Connecting students with the skills they need to succeed in our changing world is the key goal of British Columbia’s new curriculum – and $6 million announced today by Premier Christy Clark will invest in training for teachers to teach coding and the new curriculum, as well as for computers for classrooms.
“Supporting the new curriculum just makes sense – for our students today and for our success as a province tomorrow,” Premier Clark said. “Coding and our new curriculum are connecting students with the problem-solving and critical-thinking skills they need to thrive – no matter what path they choose.”
By the end of Grade 9, every student in British Columbia will take a module of basic coding under B.C.’s new curriculum. Coding is a hands-on way of teaching students how to analyze a problem, determine the steps to fix that problem and then create directions so a machine can carry out those steps. Whether or not students pursue careers in the tech sector, these are vital analysis and critical thinking skills for future success.
“The world is changing and we need to move forward so students have the skills they need to succeed in that changing world,” Education Minister Mike Bernier said. “Preparing our kids for their future is our most important job, and getting teachers trained to teach coding and the new curriculum is just one way we are doing that.”
Premier Clark and Bernier were joined by education partners to announce critical supports for coding and the new curriculum at Taylor Park Elementary school in Burnaby. At today's event, students in grades 4 to 7 from Taylor Park showcased their coding and robotics projects developed with the help of secondary students from Byrne Creek Community school - just one example of B.C.'s innovative learning in action.
“This is great news for educators and students across our province. Learning to code and the critical thinking skills it develops has multiple benefits for young minds,” said Patrick Sauriol, DigiBC executive director. “Children throughout British Columbia will learn technology fundamentals that they can use to pursue interesting and high-paying careers, such as creating video games, the next generation of robotics, or new technologies for established B.C. industries, like forestry, mining or energy production.”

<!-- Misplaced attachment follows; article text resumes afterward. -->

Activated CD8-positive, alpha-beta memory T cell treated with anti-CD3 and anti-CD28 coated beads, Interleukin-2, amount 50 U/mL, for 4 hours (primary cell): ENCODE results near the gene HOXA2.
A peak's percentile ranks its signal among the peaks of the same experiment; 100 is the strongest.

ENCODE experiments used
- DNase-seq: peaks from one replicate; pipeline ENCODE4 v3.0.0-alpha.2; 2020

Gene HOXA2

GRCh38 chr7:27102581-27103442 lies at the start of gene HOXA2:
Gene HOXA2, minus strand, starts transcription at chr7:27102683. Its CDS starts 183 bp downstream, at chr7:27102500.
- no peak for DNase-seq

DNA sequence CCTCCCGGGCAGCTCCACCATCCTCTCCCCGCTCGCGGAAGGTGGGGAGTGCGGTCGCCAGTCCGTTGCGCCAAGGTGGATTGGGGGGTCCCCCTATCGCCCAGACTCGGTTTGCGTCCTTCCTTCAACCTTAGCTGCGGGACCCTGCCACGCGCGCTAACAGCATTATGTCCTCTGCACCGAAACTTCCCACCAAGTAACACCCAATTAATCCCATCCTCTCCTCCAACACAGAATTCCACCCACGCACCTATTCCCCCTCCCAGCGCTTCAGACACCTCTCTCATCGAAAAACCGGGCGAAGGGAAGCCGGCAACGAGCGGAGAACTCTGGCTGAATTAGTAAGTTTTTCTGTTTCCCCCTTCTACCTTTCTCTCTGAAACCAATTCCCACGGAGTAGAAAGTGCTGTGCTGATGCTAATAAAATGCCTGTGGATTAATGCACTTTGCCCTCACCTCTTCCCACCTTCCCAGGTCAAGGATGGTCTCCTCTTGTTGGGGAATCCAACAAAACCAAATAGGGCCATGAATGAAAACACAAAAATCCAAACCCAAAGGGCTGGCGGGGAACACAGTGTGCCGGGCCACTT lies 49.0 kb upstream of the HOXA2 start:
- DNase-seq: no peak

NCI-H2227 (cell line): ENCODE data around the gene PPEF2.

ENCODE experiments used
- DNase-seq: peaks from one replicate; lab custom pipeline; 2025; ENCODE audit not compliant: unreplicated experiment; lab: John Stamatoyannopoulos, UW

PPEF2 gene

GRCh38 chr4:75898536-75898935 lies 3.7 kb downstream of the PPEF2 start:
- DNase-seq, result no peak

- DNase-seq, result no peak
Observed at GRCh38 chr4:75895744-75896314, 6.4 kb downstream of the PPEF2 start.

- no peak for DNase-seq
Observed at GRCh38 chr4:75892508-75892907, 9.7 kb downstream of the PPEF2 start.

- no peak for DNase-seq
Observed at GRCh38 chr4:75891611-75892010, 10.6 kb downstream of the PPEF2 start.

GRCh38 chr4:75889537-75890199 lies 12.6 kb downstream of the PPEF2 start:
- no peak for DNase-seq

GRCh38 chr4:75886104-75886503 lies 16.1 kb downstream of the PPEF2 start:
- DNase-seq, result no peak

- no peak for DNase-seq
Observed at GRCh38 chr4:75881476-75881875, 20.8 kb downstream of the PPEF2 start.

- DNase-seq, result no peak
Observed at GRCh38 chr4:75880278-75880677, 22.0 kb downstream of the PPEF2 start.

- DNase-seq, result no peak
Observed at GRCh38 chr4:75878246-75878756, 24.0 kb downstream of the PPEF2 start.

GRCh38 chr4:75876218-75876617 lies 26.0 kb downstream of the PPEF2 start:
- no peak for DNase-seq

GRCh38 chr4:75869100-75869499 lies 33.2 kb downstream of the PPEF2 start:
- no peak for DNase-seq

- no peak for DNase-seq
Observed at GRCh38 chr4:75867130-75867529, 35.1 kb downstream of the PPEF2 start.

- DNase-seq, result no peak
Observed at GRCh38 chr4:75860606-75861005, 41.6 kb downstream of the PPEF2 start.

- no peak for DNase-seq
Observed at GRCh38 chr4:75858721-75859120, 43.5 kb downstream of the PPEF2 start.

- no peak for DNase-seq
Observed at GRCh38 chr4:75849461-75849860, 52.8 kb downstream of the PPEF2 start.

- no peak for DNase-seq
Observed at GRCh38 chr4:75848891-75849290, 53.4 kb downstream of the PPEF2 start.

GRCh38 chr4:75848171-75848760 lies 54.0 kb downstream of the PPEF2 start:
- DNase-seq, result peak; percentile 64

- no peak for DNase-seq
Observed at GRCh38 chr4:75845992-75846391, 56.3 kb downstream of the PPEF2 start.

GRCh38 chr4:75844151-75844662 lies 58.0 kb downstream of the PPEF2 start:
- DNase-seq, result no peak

The Province will support coding and the new curriculum in 2016-17 by providing:
- $2 million for teacher training, specifically for the coding curriculum,
- $2 million to help school districts purchase equipment and resources to support coding instruction, and
- $2 million to help teachers bring the new curriculum to life in their classrooms, building on the $1 million provided this past year, and the dedicated professional training time (worth $100 million) made available to teachers over three years.
“The introduction of an expanded IT curriculum for B.C. students will help to prepare them for careers in the 21st-century economy,” said Teresa Rezansoff, president of the BC School Trustees Association (BCSTA). ”Today’s announcement supports BCSTA’s request for the funding needed by school districts to bring this new curriculum to life.”
Designed by teachers, B.C.’s new curriculum will teach students the basics of reading, writing and arithmetic in a way that connects them to collaboration, communication and critical thinking skills they will need to succeed after high school.
“As you can see at this showcase, the children of today are already living in the future, and in many cases teaching us adults how to do things,” said Burnaby Board of Education chair Ron Burton. “A coding module in B.C.’s new curriculum provides students the opportunity to further develop problem-solving skills to explain the world and ultimately broaden their horizons.”
Teaching children coding is part of the #BCTECH Strategy, a key component of the B.C.’s Jobs Plan to support the growth of B.C.’s vibrant technology sector and strengthen British Columbia’s diverse knowledge-based economy. The multi-year strategy includes a $100-million BC Tech Fund and initiatives to increase talent development and market access for tech companies that will drive innovation and productivity throughout the province.
B.C.’s new curriculum: https://curriculum.gov.bc.ca/
#BCTECH Strategy: www.bctechstrategy.ca
Connect with the Province of B.C. at: www.gov.bc.ca/connect
A backgrounder follows.
Stephen SmartOffice of the Premier
Media RelationsMinistry of Education
- Each district will decide when students, between grades 6 to 9, will do the coding module which forms part of the Applied Design, Skills and Technologies curriculum.
- Part of the funding will allow a number of key educators in every district to get intensive training and become the trainers in their own communities, for their own colleagues.
- Coding curriculum is now available for B.C. teachers and students as part of the new and redesigned Applied Design, Skills and Technologies curriculum, launched in fall 2015.
- Last year, a wide-ranging support plan was introduced so teachers get the information and training they need to bring B.C.’s new curriculum to life in their classrooms. The support plan included $1 million to fund targeted training this school year, as well as dedicated time.
- New Kindergarten to Grade 9 curriculum will be fully implemented in classrooms in fall 2016.
- Draft curriculum for grades 10 to 12 is ready for teachers to use in classrooms in the 2016-17 school year and will be fully implemented in 2017-18.
- The Ministry of Education is working directly with more than 250 teachers on 20 curriculum teams to develop the new curriculum.
- The new curriculum fits in with the key goals of B.C.’s Skills for Jobs Blueprint to re-engineer education to ensure young people have the skills they need for in-demand careers.
Stephen SmartPress Secretary
Office of the Premier
Media RelationsMinistry of Education